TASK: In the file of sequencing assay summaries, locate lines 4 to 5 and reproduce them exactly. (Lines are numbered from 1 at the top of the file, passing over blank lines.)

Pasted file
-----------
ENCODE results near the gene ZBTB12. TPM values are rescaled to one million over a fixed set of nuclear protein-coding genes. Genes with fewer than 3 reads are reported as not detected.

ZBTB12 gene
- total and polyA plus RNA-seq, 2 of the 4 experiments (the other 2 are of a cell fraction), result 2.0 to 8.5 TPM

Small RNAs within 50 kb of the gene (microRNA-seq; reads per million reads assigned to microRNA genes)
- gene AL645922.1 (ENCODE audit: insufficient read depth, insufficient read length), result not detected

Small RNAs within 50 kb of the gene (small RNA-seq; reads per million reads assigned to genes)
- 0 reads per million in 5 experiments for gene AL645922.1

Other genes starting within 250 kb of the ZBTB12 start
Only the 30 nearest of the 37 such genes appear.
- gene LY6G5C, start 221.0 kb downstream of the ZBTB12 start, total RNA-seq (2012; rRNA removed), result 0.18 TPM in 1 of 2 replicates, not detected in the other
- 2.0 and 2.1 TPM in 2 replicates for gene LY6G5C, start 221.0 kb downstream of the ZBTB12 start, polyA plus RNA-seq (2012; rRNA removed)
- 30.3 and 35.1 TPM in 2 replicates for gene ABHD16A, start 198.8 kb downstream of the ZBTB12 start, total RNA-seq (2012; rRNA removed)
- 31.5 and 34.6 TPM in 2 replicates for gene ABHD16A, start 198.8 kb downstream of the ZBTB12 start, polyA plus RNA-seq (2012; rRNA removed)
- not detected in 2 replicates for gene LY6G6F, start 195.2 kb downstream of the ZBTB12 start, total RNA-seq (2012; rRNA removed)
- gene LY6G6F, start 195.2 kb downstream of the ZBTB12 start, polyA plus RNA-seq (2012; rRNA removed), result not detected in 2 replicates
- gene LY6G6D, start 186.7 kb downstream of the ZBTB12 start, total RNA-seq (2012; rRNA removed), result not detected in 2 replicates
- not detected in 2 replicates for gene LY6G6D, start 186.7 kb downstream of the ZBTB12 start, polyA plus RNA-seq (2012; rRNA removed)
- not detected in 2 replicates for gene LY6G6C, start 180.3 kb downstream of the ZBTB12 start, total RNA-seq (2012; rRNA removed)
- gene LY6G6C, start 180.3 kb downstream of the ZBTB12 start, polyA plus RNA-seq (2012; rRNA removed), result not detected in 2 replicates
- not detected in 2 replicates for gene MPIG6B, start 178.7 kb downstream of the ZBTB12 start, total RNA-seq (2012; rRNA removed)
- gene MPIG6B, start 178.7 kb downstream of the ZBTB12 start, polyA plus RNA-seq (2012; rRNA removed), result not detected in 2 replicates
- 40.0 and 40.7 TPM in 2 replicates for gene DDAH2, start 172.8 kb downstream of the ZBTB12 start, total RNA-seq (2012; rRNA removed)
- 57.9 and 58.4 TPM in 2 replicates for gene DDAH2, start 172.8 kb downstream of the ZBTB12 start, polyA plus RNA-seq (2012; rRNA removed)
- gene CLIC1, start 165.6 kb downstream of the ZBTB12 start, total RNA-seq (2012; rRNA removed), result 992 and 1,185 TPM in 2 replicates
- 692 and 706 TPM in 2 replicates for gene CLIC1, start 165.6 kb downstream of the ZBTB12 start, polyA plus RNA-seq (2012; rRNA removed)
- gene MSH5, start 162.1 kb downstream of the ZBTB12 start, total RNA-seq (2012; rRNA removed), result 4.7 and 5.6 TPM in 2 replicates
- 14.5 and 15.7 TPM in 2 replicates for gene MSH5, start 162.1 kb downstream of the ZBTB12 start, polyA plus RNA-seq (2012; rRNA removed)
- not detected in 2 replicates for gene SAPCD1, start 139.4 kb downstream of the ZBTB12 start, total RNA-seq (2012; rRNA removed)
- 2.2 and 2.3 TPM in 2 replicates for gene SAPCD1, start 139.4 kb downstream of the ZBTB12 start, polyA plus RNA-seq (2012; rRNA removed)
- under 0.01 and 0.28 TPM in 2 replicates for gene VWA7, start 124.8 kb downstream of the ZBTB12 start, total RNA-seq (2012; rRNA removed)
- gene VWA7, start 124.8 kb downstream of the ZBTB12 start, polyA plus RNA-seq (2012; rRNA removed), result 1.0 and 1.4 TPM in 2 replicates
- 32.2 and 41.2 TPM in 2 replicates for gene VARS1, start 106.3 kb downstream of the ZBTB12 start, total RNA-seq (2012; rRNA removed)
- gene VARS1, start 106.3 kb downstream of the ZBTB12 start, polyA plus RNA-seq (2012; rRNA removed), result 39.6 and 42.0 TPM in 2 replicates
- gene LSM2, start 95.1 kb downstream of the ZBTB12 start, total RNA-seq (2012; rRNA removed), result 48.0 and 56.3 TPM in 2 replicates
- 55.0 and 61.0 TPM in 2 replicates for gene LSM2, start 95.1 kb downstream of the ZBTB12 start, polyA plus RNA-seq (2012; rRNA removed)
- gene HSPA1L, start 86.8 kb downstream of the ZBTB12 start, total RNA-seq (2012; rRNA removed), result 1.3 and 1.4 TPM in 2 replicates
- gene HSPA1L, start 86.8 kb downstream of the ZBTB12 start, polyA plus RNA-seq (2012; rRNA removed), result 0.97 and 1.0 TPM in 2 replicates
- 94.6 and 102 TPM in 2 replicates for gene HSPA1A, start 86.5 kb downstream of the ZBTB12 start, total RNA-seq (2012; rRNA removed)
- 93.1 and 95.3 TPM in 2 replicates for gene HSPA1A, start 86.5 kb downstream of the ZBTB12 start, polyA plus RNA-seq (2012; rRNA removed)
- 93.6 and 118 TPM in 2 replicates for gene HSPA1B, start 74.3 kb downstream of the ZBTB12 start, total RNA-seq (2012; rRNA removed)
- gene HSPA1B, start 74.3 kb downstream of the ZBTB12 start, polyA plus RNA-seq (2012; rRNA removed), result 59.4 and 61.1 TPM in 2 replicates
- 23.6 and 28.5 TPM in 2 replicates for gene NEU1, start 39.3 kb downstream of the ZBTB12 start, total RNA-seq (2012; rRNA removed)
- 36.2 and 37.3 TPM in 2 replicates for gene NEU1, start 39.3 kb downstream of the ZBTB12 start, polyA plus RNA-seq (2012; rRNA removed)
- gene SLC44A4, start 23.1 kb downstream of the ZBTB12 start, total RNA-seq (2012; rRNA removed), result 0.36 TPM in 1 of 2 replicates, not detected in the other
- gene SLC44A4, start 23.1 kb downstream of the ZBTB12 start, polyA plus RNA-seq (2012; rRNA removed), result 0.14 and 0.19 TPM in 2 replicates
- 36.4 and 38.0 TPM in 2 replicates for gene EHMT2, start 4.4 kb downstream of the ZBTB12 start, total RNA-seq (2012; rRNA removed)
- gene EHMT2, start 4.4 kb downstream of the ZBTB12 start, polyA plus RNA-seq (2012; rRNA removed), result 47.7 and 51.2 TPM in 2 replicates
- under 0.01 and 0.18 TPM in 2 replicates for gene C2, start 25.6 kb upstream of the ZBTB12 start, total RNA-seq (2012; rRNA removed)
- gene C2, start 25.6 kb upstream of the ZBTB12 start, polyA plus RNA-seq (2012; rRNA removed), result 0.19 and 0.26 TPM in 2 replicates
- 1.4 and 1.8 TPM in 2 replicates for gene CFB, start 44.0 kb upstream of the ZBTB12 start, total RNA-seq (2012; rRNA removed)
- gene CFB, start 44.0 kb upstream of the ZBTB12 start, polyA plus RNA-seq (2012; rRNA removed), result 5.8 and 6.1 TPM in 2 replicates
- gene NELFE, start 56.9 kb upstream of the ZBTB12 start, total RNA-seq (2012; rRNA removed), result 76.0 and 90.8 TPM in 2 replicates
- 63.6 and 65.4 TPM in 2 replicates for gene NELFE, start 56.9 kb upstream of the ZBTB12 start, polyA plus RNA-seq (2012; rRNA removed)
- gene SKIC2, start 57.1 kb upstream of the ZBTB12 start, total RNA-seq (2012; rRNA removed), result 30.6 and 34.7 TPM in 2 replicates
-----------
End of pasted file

Small RNAs within 50 kb of the gene (microRNA-seq; reads per million reads assigned to microRNA genes)
- gene AL645922.1 (ENCODE audit: insufficient read depth, insufficient read length), result not detected